Questions from annual national competition provide excellent teaching resources for AS- and A-level chemistry

Chemistry Olympiad on the RSC website

Source: RSC

The International Chemical Olympiad is an annual competition aimed at challenging the chemical knowledge and practical skills of the world's best post-16 chemistry students. It is also an opportunity for like-minded students to travel and meet their peers from around the world. The UK team of four sixthformers is selected following three rounds of tests run by the Royal Society of Chemistry (RSC) and open to all schools and colleges. The selection process is sponsored by INEOS.

Speaking at the ASE national meeting in Reading in January, Chas McCaw, one of the mentors of the UK team and chemistry teacher at Winchester College, pointed out that the Olympiad questions are also an invaluable teaching resource for AS- and A2-level chemistry. 'The questions provide a stimulating context to enthuse students because they are based on real, and often new, applications linked to AS and A2 concepts', he said. By way of example he alluded to questions on the space shuttle launch and the reaction between hydrogen and oxygen, and another on the combining properties of the elements, which included Robert Boyle's original experiments.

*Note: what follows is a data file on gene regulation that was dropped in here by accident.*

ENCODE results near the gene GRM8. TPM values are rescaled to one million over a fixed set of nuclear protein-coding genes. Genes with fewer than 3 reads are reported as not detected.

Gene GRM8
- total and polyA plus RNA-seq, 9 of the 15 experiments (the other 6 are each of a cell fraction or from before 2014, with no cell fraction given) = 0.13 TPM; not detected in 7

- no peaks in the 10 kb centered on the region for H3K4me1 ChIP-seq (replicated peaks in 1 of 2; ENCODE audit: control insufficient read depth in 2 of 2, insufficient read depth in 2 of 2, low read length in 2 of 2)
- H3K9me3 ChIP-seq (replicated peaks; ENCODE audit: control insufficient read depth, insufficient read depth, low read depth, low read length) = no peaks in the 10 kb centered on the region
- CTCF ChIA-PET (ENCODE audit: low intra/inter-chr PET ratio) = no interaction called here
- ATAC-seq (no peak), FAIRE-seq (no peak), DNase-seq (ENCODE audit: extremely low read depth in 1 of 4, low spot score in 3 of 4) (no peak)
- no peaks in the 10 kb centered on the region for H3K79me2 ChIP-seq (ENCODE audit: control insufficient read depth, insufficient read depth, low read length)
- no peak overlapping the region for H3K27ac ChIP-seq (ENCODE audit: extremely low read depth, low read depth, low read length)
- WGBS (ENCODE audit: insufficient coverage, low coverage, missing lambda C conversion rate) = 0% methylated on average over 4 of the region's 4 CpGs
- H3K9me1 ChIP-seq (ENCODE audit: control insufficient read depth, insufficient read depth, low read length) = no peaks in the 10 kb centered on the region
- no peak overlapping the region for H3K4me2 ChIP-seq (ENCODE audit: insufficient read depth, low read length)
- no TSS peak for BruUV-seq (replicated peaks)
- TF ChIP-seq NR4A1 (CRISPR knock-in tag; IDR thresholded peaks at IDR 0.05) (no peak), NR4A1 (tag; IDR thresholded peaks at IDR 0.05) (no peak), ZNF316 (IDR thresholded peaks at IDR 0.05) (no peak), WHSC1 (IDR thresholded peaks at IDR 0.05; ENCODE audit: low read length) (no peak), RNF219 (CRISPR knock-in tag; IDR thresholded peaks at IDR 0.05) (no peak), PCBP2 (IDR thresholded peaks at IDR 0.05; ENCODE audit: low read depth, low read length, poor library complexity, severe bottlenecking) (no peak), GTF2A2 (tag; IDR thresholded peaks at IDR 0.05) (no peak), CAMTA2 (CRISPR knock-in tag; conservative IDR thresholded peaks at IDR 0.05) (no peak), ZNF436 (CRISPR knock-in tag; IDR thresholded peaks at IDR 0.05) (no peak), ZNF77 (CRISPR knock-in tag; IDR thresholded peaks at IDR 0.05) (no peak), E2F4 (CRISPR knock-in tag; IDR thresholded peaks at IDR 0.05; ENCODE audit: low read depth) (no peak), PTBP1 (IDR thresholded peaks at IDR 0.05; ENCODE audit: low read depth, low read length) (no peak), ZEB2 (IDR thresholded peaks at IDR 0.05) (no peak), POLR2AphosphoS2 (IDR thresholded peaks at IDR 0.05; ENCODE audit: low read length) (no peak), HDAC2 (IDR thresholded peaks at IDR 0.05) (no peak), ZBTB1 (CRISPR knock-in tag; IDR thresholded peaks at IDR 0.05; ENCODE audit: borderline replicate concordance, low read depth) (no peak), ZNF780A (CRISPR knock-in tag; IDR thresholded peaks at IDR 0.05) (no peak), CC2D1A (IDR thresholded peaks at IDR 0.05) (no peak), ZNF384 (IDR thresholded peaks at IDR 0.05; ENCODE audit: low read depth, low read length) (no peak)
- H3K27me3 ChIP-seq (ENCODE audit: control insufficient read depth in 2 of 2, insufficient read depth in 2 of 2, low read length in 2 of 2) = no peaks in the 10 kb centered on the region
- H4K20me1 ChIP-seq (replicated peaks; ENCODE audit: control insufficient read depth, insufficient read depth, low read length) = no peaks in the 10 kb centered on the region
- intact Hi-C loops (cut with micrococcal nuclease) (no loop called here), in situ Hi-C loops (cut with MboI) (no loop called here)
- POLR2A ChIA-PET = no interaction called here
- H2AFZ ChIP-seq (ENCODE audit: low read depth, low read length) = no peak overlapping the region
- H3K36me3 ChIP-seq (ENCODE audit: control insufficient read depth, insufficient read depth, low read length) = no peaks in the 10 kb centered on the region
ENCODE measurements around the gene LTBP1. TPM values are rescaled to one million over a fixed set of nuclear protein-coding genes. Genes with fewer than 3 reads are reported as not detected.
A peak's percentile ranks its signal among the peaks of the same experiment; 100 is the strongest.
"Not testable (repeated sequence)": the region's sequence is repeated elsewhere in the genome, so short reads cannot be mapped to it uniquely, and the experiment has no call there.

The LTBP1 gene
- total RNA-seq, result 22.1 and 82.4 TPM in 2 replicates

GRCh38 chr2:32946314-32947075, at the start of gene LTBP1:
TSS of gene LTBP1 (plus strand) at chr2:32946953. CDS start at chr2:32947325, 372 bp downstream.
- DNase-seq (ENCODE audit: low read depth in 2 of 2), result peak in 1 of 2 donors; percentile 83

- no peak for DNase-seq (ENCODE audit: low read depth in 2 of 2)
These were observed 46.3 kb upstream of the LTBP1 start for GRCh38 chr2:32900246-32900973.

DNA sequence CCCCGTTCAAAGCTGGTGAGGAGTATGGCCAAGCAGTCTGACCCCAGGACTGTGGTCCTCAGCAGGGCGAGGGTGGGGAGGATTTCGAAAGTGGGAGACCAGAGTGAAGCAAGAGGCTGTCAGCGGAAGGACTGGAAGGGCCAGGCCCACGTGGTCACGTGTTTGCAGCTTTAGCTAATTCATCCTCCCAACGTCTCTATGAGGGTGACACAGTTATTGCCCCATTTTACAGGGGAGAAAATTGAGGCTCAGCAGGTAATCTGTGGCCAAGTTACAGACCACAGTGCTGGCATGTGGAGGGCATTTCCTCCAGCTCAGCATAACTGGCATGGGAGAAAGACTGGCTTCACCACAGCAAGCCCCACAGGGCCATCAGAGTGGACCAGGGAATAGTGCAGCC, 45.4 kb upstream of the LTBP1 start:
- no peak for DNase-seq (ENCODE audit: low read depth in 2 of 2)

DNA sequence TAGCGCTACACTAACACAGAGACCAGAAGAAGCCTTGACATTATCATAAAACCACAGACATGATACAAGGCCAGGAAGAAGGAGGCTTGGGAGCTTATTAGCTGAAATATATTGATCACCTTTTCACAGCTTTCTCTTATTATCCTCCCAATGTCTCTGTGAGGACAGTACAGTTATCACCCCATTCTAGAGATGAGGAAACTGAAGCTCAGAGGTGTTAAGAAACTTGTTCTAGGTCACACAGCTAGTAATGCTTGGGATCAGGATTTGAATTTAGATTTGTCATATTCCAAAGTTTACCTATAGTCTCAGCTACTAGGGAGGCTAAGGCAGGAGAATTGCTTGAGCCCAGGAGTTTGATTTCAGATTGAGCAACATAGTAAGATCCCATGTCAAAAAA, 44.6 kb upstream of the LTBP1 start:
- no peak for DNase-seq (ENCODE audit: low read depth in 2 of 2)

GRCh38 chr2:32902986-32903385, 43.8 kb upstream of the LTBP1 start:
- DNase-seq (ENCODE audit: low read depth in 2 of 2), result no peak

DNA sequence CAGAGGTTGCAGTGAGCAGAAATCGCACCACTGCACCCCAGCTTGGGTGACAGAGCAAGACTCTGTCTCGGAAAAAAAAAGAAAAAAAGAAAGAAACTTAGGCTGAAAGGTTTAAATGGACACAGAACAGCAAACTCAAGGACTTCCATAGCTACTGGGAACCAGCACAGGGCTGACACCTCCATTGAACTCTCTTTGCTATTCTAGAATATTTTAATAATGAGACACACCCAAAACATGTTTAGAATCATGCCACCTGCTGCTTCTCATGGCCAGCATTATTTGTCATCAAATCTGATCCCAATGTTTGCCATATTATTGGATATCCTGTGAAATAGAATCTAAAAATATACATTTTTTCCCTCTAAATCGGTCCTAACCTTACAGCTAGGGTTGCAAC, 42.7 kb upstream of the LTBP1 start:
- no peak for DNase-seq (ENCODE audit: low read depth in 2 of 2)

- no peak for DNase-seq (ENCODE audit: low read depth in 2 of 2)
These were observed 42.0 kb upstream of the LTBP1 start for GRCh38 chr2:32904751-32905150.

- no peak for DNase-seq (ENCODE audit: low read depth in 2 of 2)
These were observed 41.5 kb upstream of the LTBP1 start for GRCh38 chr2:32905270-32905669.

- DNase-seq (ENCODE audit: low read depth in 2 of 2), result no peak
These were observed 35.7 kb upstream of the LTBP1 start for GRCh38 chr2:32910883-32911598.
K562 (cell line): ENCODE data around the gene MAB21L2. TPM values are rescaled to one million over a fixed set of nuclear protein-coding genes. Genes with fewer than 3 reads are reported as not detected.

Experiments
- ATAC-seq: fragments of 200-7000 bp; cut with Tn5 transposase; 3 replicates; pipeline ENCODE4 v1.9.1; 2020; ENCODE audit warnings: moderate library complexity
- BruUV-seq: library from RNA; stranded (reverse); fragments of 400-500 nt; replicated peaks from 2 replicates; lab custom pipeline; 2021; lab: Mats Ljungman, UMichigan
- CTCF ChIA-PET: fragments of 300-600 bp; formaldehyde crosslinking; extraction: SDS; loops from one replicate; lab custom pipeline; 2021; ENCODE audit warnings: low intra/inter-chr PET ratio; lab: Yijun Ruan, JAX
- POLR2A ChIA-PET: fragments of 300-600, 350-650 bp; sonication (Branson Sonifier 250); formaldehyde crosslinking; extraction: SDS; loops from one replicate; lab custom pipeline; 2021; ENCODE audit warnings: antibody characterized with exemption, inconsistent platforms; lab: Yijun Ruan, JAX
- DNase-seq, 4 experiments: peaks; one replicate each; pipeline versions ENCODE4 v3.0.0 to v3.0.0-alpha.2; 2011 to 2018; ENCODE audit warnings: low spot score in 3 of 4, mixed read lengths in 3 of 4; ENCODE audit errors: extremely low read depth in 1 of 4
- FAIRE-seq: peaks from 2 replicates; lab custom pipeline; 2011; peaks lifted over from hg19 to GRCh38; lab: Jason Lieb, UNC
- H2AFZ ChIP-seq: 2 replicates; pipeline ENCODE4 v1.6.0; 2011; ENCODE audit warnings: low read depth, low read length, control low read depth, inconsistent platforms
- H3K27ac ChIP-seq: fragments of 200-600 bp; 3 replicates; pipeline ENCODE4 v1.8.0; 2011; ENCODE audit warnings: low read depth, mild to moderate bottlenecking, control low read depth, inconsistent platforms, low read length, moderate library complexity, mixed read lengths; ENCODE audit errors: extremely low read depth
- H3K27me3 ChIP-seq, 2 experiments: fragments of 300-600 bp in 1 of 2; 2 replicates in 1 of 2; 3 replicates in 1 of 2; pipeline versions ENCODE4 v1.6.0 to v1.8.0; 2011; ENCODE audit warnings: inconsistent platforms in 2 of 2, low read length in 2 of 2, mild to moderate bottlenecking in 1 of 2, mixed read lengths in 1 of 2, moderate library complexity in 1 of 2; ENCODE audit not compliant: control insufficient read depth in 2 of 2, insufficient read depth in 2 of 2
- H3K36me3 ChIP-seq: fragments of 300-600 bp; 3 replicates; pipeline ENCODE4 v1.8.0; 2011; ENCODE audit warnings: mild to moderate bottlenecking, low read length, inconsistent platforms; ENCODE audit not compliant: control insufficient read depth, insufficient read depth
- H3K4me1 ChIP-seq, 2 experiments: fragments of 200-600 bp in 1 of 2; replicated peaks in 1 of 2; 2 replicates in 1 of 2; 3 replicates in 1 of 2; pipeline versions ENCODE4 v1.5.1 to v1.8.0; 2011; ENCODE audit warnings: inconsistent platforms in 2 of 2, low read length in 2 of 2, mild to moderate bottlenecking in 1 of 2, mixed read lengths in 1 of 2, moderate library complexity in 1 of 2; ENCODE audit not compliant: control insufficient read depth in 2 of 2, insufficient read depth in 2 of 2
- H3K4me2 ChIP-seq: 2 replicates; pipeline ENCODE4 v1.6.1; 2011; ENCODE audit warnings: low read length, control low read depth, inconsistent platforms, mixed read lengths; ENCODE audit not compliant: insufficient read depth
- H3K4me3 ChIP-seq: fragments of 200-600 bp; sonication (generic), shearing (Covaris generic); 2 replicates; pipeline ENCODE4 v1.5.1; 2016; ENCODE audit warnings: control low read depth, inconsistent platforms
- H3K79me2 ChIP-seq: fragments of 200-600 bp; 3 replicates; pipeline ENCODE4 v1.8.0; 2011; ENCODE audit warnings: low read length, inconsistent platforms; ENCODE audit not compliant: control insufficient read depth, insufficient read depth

The Olympiad questions, he added, can also provide university training for upper sixthformers. University interviews often include problems on unfamiliar contexts and spectral problems to discriminate between candidates, both of which students practice as they go through the selection rounds. NMR spectra of nuclei other than hydrogen, eg 13C and 19F,are covered in selection questions, for example, as is symmetry. The round one papers are particularly useful because they often require the manipulation of equations, thus emphasising the importance of mathematics. Problems on synthesis, McCaw pointed out, tend to focus on real syntheses of well-known molecules, such as Agent Orange and Viagra, and students get the opportunity to revise functional group interconversions and the application of mechanistic principles. 

McCaw encouraged his audience to go to the Olympaid website where they would find all past papers and mark schemes for different selection rounds.